WASHINGTON — A two-year effort to extradite a reputed

international wildlife smuggling kingpin ended last night when the

Mexican government turned over to the United States Keng Liang

“Anson” Wong, 42, of Penang, Malaysia. Wong faces trial in San

Francisco on federal charges that he spearheaded an international

wildlife smuggling ring, which successfully smuggled about 300

protected animals to the United States by concealing them in Federal

Express packages, airline baggage and other shipments.

Wong was transported last night from Mexico City to San

Francisco. He is scheduled to appear today before U.S. Magistrate

Joseph C. Spero in San Francisco.

Between 1995 and 1998, the U.S. Fish and Wildlife Service

conducted an undercover investigation of Wong and his Malaysian

wildlife import-export business, Sungai Rusa Wildlife. During the

investigation, the Service documented 14 illegal shipments by Wong

into the United States from Malaysia, Indonesia, and the Philippines,

containing protected reptiles worth nearly a half million dollars.

In July 1998, a federal grand jury indicted Wong on 51 federal

charges related to his alleged wildlife smuggling enterprise. In

September 1998, an undercover USFWS agent posing as a reptile

trafficker lured Wong to Mexico City, where he was arrested by the

Government of Mexico on the U.S. charges and incarcerated pending

extradition to this country.

Wong fought the extradition process for nearly two years until,

on June 16, he filed papers in the Mexican courts seeking to

terminate his extradition fight.

Wong is charged in San Francisco with conspiracy, smuggling,

money laundering, making false statements, and violating federal

wildlife statutes that prohibit trafficking in animals that are

protected by federal or international law. Wong also was indicted by

a federal grand jury in Florida in 1992 on wildlife smuggling

charges, but he never appeared in the United States to answer those


Wong and his associates are alleged to have employed a variety

of schemes to clandestinely transport protected animals to the United

States, such as using a human courier who concealed wildlife in

airline baggage; sending animals concealed in fraudulently labeled

Federal Express shipments; and concealing illegal animals within

large commercial shipments of legal animals. The smuggling ring

trafficked in several reptile species that are extremely endangered

in the wild, including the Komodo Dragon and the rarest tortoise

species on Earth, the Madagascan Spurred Tortoise, also known as the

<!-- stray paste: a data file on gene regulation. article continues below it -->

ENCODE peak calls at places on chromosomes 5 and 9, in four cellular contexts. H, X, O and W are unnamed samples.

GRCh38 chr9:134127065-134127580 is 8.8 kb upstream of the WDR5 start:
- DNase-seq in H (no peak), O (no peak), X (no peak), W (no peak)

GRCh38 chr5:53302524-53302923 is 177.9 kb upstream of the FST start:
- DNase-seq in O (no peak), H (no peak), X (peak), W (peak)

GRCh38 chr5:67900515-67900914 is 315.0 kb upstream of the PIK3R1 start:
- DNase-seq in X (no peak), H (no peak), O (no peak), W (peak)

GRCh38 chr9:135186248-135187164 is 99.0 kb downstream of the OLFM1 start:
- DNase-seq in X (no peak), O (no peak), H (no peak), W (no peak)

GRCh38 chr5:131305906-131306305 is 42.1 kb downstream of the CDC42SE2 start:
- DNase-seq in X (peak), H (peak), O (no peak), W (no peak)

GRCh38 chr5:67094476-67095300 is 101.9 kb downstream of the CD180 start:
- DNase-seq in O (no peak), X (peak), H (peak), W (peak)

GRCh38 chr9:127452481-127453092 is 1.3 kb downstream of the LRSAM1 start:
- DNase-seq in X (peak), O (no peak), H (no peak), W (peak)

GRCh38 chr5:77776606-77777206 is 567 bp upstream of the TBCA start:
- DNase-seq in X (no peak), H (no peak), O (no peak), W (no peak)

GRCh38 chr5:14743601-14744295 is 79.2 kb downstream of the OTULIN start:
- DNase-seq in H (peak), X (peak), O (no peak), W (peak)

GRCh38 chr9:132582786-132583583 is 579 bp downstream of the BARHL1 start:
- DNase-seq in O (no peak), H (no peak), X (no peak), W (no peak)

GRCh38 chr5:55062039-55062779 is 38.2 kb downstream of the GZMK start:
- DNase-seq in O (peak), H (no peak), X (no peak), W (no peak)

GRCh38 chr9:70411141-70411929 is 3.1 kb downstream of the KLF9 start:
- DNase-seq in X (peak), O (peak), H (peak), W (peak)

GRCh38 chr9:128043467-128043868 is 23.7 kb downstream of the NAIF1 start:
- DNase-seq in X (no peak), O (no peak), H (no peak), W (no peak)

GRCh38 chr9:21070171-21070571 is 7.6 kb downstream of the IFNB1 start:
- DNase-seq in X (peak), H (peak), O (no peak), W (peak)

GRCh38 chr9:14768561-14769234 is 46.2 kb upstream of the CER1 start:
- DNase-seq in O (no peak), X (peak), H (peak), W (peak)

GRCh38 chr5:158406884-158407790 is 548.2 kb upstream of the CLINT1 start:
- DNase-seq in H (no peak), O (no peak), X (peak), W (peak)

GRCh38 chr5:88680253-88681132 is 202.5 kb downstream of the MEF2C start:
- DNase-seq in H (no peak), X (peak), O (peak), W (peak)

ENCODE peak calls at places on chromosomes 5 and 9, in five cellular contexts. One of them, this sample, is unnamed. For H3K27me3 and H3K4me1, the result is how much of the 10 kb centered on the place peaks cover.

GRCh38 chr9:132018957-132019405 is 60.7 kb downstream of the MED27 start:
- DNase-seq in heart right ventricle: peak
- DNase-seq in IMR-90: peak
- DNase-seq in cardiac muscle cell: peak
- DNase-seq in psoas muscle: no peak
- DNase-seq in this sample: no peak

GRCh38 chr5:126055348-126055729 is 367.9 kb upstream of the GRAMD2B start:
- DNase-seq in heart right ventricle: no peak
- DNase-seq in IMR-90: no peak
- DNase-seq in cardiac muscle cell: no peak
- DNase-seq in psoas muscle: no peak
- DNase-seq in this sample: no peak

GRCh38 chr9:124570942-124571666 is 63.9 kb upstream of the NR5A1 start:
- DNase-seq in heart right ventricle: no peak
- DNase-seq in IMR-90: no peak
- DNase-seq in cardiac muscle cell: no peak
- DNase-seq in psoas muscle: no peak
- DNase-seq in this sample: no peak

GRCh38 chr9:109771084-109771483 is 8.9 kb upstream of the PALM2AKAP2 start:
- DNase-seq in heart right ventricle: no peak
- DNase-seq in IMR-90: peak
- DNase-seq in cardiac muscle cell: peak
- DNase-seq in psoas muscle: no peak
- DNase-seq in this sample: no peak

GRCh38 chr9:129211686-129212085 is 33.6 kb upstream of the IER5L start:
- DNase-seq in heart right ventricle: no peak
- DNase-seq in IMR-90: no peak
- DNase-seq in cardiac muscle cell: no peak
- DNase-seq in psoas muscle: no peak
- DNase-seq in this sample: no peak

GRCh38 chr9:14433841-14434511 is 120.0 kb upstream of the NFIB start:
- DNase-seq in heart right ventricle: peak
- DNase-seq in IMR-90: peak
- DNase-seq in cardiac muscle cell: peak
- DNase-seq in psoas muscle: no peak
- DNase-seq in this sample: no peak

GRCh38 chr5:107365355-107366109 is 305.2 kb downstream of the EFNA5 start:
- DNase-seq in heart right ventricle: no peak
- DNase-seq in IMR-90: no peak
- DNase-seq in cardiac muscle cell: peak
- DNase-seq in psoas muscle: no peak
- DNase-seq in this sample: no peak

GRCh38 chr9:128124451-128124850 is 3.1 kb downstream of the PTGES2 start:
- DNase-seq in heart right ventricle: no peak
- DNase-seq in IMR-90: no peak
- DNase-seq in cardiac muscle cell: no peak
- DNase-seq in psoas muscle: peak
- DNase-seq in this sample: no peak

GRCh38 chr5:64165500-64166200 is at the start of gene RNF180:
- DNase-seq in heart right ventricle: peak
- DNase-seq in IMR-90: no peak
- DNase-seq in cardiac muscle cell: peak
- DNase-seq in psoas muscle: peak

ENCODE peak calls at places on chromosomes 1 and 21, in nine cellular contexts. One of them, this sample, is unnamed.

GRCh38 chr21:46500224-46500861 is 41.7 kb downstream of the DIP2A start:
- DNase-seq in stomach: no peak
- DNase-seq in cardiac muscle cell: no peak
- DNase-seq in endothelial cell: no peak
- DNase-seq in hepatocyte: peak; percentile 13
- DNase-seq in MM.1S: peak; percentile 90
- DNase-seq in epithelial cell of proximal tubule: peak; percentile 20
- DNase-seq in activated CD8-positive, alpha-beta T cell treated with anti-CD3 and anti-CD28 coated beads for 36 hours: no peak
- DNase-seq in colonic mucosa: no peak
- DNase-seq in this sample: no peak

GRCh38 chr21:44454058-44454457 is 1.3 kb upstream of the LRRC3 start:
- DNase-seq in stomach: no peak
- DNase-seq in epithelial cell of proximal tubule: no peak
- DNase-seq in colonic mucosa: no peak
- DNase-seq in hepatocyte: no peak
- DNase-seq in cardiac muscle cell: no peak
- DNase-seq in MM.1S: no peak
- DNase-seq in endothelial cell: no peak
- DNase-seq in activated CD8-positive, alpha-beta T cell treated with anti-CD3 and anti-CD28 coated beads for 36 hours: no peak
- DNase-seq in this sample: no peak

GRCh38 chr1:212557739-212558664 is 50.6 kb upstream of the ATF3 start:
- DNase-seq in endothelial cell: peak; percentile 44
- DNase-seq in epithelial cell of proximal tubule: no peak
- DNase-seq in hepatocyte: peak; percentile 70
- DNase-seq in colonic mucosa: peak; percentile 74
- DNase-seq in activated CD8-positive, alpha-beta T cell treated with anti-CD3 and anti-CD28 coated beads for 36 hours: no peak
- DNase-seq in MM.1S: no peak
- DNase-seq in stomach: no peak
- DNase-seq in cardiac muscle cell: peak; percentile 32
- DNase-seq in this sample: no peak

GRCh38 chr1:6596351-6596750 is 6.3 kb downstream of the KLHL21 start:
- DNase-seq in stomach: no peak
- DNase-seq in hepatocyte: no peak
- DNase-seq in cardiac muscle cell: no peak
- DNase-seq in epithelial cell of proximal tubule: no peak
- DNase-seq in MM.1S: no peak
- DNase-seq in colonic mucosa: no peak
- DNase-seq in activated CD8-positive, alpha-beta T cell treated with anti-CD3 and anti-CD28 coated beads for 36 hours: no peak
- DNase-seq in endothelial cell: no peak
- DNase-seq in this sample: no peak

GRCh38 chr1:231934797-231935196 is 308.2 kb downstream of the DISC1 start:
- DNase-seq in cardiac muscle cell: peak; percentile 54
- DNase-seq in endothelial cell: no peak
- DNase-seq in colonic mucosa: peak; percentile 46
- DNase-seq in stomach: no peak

Plowshare Tortoise.

Of the approximately 300 animals allegedly smuggled into the

United States, 38 of them are listed as “endangered” or its

equivalent under both U.S. law and the international wildlife treaty

called the Convention on International Trade in Endangered Species of

Wild Fauna and Flora, or CITES. The Plowshare Tortoise is of

particular concern because about 70 animals were stolen in 1996 from

a breeding project in their native country of Madagascar and became

the subject of an intense search by both law enforcement officials

worldwide and international wildlife preservation groups.

Authorities in the Netherlands are believed to have recovered some of

the stolen animals.

In the Florida case, Wong allegedly conspired to smuggle

endangered Fiji banded iguanas, Bengal monitor lizards, and Indian

soft-shelled turtles into the United States from Malaysia for sale to

a reptile dealer in Florida.

Charged with Wong in the San Francisco case are James

Michael Burroughs, of San Francisco, Calif.; Beau Lee Lewis, of

Buckeye, Ariz.; Jeffery Charles Miller, of Mesa, Ariz.; Robert G.

Paluch, of Mesa, Ariz., and Yuk Wah “Oscar” Shiu, of Hong Kong,

China. Burroughs has pleaded guilty to several charges and awaits

sentencing; Wong’s other co-defendants currently await trial.

“Today’s surrender of Anson Wong, which was preceded by

cooperation in his arrest and favorable decisions by the Mexican

Government regarding his extradition, reflect an unprecedented level

of coordination between the United States and Mexico and among

federal officials in both countries,” said Lois J. Schiffer,

Assistant Attorney General for Environment and Natural Resources.

“I’m proud of the results of that hard work. Together, we will stop

those who want to get rich quick by trafficking in endangered


According to INTERPOL, the value of illegally traded

wildlife is approximately $6 billion annually. This trade contributes

directly to the extinction of protected species. The CITES treaty, of

which the United States, Mexico and 149 other countries are

signatories, is the principal international tool for regulating

cross-border trade in species threatened with extinction. Rare

species are prized by underground reptile dealers and collectors

alike. The scarcity of a particular species often is reflected by

the price it commands.

The maximum penalties for the money laundering offenses are 20

years imprisonment and/or a $500,000 fine; the remaining charges each

carry a maximum of five years imprisonment and/or $250,000 fine.

An indictment is a formal allegation that one or more persons

has violated federal criminal law. Every defendant is presumed

innocent until, and unless, proven guilty.

The arrests resulted from cooperative efforts by the Justice

Department, the Mexican Attorney General’s Office, the U.S. Fish and

Wildlife Service, the U.S. Customs Service, INTERPOL and the Royal

Canadian Mounted Police in Canada.

The case is being prosecuted by the U.S. Attorney’s Office for

the Northern District of California and the Wildlife and Marine

Resources Section of the Justice Department’s Environment and Natural

Resources Division. No trial date has been scheduled.